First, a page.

So if it wasn’t the scene that we come from, we wouldn’t have the confidence to come out and play for strangers anywhere else. I think the New Bedford scene, and how eclectic it was, had a big influence on our sound. A lot of the stuff was an entry way to stuff which I wasn’t too familiar with in my formative years of playing music. A lot of it was just like “woah, these are cool chords!” When you’re at that young age you just absorb it all, all that cool music. You just absorb everything like a sponge. I was very lucky to have a scene like that and people that believed in the scene, working hard to put on shows and contact bands and keep the scene going. I don’t know if I answered the question [laughter]. I went off on a tangent, it kinda takes me back.
Do you know what it’s like there at the moment?
In the New Bedford scene, things always pop up, it’s like anywhere else. When you’re putting on DIY all ages shows, it’s easy to wear out your welcome at a venue, whether it be a VFW or a YWCA – those youth centre type places. Those opportunities don’t really last – there’s no 25 year anniversary of YWCA shows or anything like that. It’ll last as long as it’ll last, but there’s always people putting on shows. That’ll never die. The scene started long before Trevor Reilly did anything, and for long after I’m gone, it’ll still be kicking. It’ll be a vibrant place which bands will always come to.
Part of it is getting the laws back on track too. So you can have an all ages show at a proper venue and the proper venue can make their ends meet by selling liquor to old enough people of age. Unfortunately in Massachusetts we don’t have that opportunity to do that because of the way the laws are. We would have to go to Rhode Island and Providence, which is where we would all have to go when were in high school, to see shows. Descendants, Bad Religion were coming to town, they would play Providence. Not New Bedford. We’re a good city, just like Providence is. That’s something, hopefully as we get older we can make something more lasting, more of an institution.
Are the DIY spaces primarily just places you would find at put a show on at? Not so many purpose built DIY spaces?
Yeah, not really. A lot of it comes down to just finding the spot. A lot of them are just legion halls or social centres, that kinda thing. Sometimes all it takes is a bad night for some idiot to do something to ruin it for everybody. No like purpose built stuff. If I had a lot of money, some crazy money, that’s something I would definitely try. Who knows, maybe I can one day.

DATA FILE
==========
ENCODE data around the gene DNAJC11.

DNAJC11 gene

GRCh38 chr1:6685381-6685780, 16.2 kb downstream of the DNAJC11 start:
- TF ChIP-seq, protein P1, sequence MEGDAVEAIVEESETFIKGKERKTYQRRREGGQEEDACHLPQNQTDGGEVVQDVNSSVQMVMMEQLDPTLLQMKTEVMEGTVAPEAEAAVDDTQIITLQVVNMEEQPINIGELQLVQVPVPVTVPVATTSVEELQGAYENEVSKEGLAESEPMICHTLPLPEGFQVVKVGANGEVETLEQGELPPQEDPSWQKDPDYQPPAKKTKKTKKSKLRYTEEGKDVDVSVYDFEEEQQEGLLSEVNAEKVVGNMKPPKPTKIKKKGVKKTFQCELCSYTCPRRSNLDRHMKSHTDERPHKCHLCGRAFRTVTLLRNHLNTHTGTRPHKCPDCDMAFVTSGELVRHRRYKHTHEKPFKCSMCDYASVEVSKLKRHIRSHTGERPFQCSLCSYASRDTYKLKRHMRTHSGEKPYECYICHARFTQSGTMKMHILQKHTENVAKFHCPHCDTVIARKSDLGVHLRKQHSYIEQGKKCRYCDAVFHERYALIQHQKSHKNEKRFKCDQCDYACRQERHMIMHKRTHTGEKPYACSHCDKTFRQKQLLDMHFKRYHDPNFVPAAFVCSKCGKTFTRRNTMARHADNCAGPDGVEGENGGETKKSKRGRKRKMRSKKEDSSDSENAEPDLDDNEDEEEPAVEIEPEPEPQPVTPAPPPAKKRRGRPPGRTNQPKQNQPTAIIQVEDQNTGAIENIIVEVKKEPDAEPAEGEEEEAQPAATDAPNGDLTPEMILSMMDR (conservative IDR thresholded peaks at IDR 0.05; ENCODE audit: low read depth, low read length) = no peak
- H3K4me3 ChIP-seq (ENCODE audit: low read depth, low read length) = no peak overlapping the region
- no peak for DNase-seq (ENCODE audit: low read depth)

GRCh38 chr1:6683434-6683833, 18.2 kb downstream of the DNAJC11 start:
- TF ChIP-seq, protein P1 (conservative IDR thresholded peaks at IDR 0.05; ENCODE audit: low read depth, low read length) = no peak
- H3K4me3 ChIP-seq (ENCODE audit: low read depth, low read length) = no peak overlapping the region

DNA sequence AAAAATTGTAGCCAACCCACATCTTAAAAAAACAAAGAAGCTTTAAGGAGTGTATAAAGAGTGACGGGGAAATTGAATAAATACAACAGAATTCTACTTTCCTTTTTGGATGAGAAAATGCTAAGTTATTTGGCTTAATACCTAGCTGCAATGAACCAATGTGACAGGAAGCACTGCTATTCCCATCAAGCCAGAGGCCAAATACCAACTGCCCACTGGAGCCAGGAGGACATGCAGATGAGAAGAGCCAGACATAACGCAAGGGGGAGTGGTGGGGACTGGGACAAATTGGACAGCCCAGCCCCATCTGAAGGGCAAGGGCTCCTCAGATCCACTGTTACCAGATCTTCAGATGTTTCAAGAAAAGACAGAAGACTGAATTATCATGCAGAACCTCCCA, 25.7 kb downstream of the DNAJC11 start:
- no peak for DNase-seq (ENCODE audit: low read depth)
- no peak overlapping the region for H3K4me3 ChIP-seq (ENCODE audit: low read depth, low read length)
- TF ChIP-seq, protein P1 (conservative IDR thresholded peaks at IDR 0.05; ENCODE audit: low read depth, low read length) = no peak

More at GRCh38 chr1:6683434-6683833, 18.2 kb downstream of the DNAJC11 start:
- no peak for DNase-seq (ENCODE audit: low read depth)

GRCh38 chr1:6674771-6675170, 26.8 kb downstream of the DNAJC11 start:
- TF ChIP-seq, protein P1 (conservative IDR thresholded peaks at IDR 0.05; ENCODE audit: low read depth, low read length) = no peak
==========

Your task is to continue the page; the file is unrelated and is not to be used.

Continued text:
(Interview continues below…)
Because you guys kinda flit between genres, you must end up on a ton of different mixed bills. Is it much different playing with heavier bands compared to straight-up punk bands?
I don’t know, it’s weird. I think just because we’ve been playing so long, that when we play we’re so comfortable in our own skin and what we do. It’s kinda just like “here we are, let’s do this.” Music is music, but I do remember when I was younger, you could feel those delineations a lot more. Probably because we were young and we weren’t as commanding on stage. At this point we kinda go on stage and just… Be. We play our songs and it’s where we’re comfortable. But back in the day, yeah, we’d see a lot of blank faces, a lot of folded arms. That just makes you tougher. A good fifteen years after that and you’re just us. We were never the cool kids, or part of the cool crowd. We never rode a wave of anything. We were like those dudes that don’t give up. It’s like Nuno (vocalist) often says, five, fifty, or five-hundred people, you’re gonna get the same show. And going back to your question earlier about how the shows have been, we still have no idea, we just come out. Tonight even, I have no idea, I know it’s gonna be a great show, and I know the bands we’re playing with are awesome. I’m lucky enough that at my age, every day I see familiar faces everywhere, and we’re lucky enough that we have fans who come out repeatedly and they’re the reason I’m here right now talking to you.